Faculty Advice: 7 Things All Prospective Teachers Need to Know
Pursuing a master’s degree in teaching is challenging. Whether you are at the beginning of your career in academia, looking to advance in your institution or organization, or have been teaching for years and want to hone your skills, it is common for students to face obstacles on their path to earning a degree.
We asked our faculty for advice for students who are currently pursuing a master’s degree or may decide to in the future. Here are some of their responses:
A key to success in beginning a new school year is organization and planning. Make sure you have a detailed list of all that needs to be accomplished and create an action plan. Once you have completed this plan, print it and place it in various locations as a reminder to keep you on track.
Give it your all
Teaching is one of the best jobs in the world – and a Master of Arts in Teaching program will prepare you for your first year and beyond. To take advantage of that preparation, engage fully in all the readings, class discussions, and assignments; don’t do anything halfway. Expect of yourself what you will expect of your students, and enjoy the learning so you will be ready to enjoy the teaching.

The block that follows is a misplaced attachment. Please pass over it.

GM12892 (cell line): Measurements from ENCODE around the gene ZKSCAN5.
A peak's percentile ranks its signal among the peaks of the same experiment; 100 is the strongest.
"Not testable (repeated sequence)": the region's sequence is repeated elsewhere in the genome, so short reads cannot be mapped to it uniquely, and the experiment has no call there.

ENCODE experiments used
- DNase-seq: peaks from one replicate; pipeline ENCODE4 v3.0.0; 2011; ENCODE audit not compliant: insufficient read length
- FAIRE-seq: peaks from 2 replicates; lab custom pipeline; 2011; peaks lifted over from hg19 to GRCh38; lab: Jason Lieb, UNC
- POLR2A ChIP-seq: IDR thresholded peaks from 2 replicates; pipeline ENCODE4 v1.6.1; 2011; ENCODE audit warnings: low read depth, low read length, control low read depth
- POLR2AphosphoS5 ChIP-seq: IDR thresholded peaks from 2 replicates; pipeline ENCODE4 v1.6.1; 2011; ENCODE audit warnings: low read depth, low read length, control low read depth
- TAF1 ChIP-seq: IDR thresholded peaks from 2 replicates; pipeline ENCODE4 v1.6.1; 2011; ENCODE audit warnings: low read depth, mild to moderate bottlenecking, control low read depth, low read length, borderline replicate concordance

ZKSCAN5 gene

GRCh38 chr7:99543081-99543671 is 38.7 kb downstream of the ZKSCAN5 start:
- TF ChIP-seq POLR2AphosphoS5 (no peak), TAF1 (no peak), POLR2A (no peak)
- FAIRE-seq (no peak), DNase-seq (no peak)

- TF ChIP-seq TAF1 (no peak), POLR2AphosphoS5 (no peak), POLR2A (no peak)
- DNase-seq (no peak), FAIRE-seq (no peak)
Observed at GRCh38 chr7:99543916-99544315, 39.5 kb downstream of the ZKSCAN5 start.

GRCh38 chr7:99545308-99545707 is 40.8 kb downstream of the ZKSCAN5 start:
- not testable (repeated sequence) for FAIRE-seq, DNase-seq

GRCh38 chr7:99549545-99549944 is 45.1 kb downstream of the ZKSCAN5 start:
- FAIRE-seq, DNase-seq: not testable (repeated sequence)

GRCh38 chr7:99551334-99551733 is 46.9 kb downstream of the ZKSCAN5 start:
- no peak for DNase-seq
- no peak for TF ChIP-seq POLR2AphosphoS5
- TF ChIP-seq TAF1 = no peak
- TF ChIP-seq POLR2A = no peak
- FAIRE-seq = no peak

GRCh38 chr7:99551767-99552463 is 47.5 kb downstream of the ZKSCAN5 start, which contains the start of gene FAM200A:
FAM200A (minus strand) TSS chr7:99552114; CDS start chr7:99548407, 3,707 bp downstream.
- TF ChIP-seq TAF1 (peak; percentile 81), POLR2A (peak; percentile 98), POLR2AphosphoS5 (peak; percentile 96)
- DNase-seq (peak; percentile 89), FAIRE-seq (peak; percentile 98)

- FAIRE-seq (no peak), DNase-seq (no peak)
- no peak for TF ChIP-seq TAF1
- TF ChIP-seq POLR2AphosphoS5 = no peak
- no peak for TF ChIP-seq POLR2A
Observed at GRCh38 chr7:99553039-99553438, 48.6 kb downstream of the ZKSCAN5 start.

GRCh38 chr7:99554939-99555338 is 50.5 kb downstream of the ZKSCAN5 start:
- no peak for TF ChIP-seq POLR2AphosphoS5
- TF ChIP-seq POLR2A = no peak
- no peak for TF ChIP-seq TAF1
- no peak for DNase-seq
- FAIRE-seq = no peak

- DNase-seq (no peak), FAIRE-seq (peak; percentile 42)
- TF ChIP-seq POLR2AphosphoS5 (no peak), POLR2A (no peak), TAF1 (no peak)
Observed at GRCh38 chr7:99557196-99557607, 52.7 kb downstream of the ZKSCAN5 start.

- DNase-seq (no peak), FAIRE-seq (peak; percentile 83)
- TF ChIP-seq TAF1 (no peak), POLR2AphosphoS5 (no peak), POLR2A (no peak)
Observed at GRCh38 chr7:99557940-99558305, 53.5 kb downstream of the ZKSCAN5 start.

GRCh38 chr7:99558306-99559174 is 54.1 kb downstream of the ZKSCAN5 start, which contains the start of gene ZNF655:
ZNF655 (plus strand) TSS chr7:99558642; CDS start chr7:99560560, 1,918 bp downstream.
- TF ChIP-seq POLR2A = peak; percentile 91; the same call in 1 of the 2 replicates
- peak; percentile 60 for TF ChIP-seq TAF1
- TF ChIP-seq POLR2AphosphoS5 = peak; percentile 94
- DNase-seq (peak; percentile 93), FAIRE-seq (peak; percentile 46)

Build your network
Start building a personal learning network now. Use social media and email to stay connected with peers, professors, and mentor teachers who share your educational philosophy, and who can both support and challenge you in your teaching practice. When you begin teaching in your own classroom, add peers in your school to your network, and keep in mind that those who will help you grow the most may not be in the classroom next door.
Wear multiple hats
Always remember that you are going to be wearing three learning hats in all of our courses: the hat of a graduate student, the hat of a novice teacher, and the hat of a K-12 student. As you reflect on your learning experiences in your different courses, consider what you think and feel as you wear each hat.
Actively participating in various learning communities is one of the most important tasks for a teacher candidate. Prepare for class discussions ahead of time by reading and reflecting on the materials thoroughly. Take advantage of your fieldwork experience by synthesizing theory and teaching practice. Be an active contributor to study group meetings to learn with and from others.
Develop relationships with students
It is critical that you get to know your students! Since you need to connect your content to your particular students, greet them at the door, talk with them during class and show them that you care about each student and their learning. Developing a strong classroom community built on trust and genuine relationships will help you persevere through the challenges of your first year teaching.
Become a lifelong learner
Preparing to become a teacher is a challenging and highly rewarding experience. Be open to learning in new ways and from divergent perspectives, and never, never be afraid to ask questions. The learning begins now, but it never ends, as teaching is a profession of lifelong learning.